As part of Georgetown’s program in Dar es Salaam, Tanzania, I spent five weeks as a program intern at ICCAO (Integrating Capacity and Community Advancement Organization), a youth-led, youth-serving organization that works to increase youth participation in civic and development activities. Through my study abroad and internship experience, I learned that being a leader requires asking people what they want instead of telling them what they need. In the field of international development, there is too often an ethos that the right answers to conomic development reside in the West. After all, these development economists argue, the United States is the richest country on Earth. However, what works in one country, cultural context, and time period may not work in another. Most crucially, Tanzanians do not strive to be the United States — they simply want to be a healthier and more prosperous version of Tanzania.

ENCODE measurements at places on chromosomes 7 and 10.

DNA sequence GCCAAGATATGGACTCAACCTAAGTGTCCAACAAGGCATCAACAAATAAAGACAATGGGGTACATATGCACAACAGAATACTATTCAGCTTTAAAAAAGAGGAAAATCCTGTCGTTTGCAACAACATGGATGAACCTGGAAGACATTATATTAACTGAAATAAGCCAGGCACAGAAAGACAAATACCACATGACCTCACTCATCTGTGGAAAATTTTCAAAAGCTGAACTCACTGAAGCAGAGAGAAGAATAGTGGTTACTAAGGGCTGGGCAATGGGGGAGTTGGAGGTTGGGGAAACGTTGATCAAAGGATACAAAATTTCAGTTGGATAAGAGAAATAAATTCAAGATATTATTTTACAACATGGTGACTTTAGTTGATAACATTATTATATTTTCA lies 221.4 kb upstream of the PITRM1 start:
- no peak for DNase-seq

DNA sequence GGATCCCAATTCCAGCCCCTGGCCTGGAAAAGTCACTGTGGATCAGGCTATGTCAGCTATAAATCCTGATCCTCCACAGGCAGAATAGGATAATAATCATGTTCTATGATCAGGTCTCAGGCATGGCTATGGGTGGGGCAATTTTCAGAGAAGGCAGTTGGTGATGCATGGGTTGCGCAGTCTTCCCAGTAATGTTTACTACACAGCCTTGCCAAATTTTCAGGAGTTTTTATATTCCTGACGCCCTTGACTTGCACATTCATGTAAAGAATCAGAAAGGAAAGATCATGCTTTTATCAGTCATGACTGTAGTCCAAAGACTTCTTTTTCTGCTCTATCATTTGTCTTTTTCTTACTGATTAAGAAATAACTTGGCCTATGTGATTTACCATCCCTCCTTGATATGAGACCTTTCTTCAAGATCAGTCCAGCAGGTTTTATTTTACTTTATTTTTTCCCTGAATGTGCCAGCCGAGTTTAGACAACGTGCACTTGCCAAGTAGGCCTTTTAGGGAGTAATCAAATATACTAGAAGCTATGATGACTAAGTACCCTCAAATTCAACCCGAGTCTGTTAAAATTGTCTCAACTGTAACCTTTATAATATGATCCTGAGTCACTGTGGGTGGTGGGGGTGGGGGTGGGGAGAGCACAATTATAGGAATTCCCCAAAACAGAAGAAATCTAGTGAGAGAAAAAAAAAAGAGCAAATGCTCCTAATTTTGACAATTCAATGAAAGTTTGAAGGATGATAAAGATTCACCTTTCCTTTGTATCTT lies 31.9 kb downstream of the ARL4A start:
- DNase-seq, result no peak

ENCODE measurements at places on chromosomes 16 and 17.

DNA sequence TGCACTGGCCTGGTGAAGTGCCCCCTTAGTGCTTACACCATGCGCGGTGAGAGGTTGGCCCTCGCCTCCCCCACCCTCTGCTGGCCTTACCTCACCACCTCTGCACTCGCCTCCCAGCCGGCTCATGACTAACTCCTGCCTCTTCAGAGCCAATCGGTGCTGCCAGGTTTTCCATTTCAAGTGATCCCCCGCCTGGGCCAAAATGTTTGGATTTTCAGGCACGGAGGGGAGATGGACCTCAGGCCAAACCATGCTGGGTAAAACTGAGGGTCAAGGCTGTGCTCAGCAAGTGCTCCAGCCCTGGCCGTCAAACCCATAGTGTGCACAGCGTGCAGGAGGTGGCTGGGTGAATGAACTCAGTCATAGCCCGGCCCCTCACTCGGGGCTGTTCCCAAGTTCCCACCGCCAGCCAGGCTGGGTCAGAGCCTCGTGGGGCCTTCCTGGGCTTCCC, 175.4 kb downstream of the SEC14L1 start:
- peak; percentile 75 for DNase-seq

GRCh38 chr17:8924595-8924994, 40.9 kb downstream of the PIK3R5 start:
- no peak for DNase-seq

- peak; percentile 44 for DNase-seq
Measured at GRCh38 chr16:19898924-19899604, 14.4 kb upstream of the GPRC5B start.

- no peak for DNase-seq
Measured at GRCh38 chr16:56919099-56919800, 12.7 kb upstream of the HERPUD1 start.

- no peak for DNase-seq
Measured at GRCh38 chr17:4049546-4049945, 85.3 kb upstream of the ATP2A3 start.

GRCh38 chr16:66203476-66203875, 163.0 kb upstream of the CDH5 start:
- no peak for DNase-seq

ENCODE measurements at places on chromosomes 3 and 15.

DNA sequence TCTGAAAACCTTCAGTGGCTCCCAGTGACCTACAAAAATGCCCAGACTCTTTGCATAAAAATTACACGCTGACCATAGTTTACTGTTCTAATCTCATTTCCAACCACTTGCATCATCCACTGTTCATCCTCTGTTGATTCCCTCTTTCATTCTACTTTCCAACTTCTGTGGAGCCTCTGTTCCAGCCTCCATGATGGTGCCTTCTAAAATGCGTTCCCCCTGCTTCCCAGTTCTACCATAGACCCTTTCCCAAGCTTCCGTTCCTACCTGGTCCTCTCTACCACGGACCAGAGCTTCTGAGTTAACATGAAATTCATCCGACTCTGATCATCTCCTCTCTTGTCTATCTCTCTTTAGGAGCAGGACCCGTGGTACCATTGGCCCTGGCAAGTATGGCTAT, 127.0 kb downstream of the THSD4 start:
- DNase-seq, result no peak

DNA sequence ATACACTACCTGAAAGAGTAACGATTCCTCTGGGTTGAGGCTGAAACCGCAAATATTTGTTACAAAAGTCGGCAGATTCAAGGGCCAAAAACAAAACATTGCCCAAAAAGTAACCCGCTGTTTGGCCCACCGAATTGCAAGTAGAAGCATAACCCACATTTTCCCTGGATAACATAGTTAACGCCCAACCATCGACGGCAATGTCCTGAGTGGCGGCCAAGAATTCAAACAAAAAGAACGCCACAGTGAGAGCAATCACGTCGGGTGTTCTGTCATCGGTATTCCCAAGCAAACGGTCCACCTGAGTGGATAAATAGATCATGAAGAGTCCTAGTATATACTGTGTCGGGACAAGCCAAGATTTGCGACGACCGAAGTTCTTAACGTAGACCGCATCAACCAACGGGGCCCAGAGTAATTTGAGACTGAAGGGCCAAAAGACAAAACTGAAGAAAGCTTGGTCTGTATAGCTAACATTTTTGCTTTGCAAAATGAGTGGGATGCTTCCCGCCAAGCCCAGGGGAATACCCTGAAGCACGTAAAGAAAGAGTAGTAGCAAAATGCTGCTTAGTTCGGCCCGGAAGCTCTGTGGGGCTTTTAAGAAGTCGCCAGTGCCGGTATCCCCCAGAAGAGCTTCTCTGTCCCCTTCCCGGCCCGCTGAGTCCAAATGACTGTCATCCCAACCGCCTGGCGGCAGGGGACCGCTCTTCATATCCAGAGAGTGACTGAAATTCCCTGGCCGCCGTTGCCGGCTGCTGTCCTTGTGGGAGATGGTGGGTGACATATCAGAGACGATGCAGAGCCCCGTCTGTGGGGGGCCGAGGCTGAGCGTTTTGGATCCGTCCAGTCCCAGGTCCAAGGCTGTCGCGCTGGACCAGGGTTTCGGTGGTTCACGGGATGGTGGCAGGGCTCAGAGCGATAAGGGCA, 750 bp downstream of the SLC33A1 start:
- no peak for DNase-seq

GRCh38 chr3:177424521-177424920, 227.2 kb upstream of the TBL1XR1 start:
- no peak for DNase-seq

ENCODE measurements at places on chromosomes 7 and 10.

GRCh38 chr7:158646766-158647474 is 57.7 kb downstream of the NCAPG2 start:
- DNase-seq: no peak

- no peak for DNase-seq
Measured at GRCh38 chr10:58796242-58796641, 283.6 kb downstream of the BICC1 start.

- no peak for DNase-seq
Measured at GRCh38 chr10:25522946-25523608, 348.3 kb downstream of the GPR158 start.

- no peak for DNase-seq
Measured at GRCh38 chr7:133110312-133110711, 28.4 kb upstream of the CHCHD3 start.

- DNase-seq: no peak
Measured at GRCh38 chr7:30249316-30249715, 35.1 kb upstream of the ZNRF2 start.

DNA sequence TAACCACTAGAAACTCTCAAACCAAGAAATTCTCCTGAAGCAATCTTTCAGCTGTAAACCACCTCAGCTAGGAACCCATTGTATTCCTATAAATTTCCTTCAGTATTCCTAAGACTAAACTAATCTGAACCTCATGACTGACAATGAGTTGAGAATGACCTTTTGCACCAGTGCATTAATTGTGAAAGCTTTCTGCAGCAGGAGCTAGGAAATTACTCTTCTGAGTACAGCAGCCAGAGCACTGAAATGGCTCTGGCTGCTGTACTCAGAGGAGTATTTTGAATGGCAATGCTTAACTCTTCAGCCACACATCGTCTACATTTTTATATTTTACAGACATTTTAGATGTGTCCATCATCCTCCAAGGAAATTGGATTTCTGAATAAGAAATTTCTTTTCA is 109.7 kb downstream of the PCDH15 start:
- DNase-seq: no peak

At ICCAO, I worked on a program that supports girls’ education in rural Tanzania through providing female students with school supplies and mentorship. However, ICCAO noticed a problem: some girls were still unable to go to school because the school was so far from their homes that the walk to school consumed too much of their day. ICCAO’s leadership thought the solution to this problem was to build a dormitory so some girls could “board” at school. However, this project was externally funded and the funds could only go to school supplies. In this way, the hubris of the western development system ensured that money continued to be channeled to buy school supplies for students that could not attend school in the first place. This cycle of ignorance and ineffectiveness can be broken when development organizations listen to their local partners. For example, one of ICCAO’s initiatives is a livelihood training program for young out-of-school mothers with bi-weekly meetings. While I was at ICCAO, the number of women showing up to the sessions was rapidly depleting. ICCAO asked the women why they were not coming and they told them they could not afford the transportation costs to come to the office. However, ICCAO’s funders required that they empower participants, rather than directly paying them. Meanwhile, these people could not reach the office in the first place without such initial cash. To remedy this gap, ICCAO decided to give the women not money but jewelry, encouraging them to sell it during the week to raise money for transportation. In this sense, by listening and working with a local community, ICCAO was able to empower them to be financially independent.